adjective aus·pi·cious \ ȯ-ˈspi-shəs \
|Updated on: 10 Jul 2018

Definition of auspicious

1 : showing or suggesting that future success is likely : propitious
  • made an auspicious beginning
2 : attended by good fortune : prosperous
  • an auspicious year





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Examples of auspicious in a Sentence

  1. After his auspicious debut, Chambers became sought after by serious collectors of folk art; but given that the present show is now only the second he has had and is the first retrospective look at him, he is probably as obscure to the general museum going public today as he was in 1942. —Sanford SchwartzNew York Review of Books15 Jan. 2009
  2. There is, first of all, Marconi himself, the 21-year-old prodigy who burst on London with his gizmo in 1896. This wasn't the most auspicious moment for a half-Irish, half-Italian unknown to announce that he had bested some of the empire's greatest scientific minds. —Kevin BakerNew York Times Book Review5 Nov. 2006
  3. Indeed, it hardly seems like an auspicious time to introduce a brand of cigarettes, especially for tiny Star, which accounts for just over 1 percent of the U.S. market with its four brands of discount smokes. —David NoonanNewsweek16 Oct. 2000
  4. His acclaimed first novel was an auspicious debut.

  5. told him she couldn't dance with him just then, but her auspicious smile encouraged him to ask again later

Recent Examples of auspicious from the Web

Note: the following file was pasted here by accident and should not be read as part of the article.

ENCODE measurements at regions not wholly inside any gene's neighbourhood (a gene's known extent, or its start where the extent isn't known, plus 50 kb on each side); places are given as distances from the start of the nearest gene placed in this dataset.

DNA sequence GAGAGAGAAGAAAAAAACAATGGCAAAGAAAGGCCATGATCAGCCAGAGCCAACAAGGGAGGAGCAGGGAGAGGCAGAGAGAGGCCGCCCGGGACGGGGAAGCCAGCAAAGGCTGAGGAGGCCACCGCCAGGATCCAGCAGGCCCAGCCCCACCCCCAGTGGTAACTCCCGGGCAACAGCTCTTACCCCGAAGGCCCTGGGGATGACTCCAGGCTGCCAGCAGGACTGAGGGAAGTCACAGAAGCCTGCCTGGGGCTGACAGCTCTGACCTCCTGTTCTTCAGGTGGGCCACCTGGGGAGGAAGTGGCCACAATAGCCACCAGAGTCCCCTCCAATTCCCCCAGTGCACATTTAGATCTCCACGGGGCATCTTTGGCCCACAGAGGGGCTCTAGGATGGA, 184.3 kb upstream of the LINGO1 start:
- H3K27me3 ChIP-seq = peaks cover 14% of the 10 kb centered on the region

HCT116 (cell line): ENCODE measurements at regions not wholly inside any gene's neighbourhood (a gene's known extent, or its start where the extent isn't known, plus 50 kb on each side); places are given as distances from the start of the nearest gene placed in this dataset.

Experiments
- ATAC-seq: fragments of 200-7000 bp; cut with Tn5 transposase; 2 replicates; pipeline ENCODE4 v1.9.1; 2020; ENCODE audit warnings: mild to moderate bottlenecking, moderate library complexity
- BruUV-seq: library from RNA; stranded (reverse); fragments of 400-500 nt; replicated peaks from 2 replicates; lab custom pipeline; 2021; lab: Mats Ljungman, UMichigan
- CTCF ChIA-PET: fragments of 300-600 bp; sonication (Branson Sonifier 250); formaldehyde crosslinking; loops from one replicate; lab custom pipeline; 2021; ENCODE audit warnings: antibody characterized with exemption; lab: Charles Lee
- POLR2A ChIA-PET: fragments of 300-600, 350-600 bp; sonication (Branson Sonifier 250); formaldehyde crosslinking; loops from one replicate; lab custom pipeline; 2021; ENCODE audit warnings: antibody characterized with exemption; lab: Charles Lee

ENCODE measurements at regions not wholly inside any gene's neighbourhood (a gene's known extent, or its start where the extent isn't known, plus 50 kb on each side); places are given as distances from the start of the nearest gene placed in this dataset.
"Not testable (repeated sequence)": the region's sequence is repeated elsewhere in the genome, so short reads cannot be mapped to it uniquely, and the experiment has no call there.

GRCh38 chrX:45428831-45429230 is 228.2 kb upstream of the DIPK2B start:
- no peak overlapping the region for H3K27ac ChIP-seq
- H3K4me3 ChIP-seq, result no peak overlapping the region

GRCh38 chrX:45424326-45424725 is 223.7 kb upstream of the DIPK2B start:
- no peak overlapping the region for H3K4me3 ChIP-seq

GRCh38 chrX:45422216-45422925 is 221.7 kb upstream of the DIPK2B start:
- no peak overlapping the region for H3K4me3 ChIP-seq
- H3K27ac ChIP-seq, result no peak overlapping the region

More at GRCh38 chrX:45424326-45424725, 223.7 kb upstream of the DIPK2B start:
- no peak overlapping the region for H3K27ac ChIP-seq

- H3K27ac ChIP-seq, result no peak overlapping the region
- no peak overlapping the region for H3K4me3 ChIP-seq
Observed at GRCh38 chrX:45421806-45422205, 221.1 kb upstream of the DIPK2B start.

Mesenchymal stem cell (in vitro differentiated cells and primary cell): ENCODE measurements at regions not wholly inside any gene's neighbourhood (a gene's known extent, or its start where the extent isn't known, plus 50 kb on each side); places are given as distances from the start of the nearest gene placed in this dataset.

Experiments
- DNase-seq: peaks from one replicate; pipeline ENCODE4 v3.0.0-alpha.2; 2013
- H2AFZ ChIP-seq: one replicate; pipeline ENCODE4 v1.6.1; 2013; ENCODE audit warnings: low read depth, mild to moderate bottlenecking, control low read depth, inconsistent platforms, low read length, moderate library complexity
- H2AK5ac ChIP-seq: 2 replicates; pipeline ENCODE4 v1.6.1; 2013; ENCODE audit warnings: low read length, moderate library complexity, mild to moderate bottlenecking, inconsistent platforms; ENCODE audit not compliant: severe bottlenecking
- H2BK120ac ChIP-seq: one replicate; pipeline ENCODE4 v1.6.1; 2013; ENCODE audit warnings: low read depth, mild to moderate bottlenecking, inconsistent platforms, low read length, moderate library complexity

These example sentences are selected automatically from various online news sources to reflect current usage of the word 'auspicious.' Views expressed in the examples do not represent the opinion of Merriam-Webster or its editors. Send us feedback.

The Origin of auspicious Is For The Birds

Auspicious comes from Latin auspex, which literally means "bird seer" (from the words avis, meaning "bird," and specere, meaning "to look at"). In ancient Rome, these "bird seers" were priests, or augurs, who studied the flight and feeding patterns of birds, then delivered prophecies based on their observations. The right combination of bird behavior indicated favorable conditions, but the wrong patterns spelled trouble. The English noun auspice, which originally referred to this practice of observing birds to discover omens, also comes from Latin auspex. Today, the plural form auspices is often used with the meaning "kindly patronage and guidance."

Origin and Etymology of auspicious

Synonym Discussion of auspicious

favorable, auspicious, propitious mean pointing toward a happy outcome. favorable implies that the persons involved are approving or helpful or that the circumstances are advantageous.
    • favorable weather conditions
auspicious applies to something taken as a sign or omen promising success before or at the start of an event.
    • an auspicious beginning
propitious may also apply to beginnings but often implies a continuing favorable condition.
    • a propitious time for starting a business

AUSPICIOUS Defined for English Language Learners


Definition of auspicious for English Language Learners

  • : showing or suggesting that future success is likely

AUSPICIOUS Defined for Kids


adjective aus·pi·cious \ ȯ-ˈspi-shəs \

Definition of auspicious for Students

: promising success
  • an auspicious beginning



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to grant as a privilege or special favor

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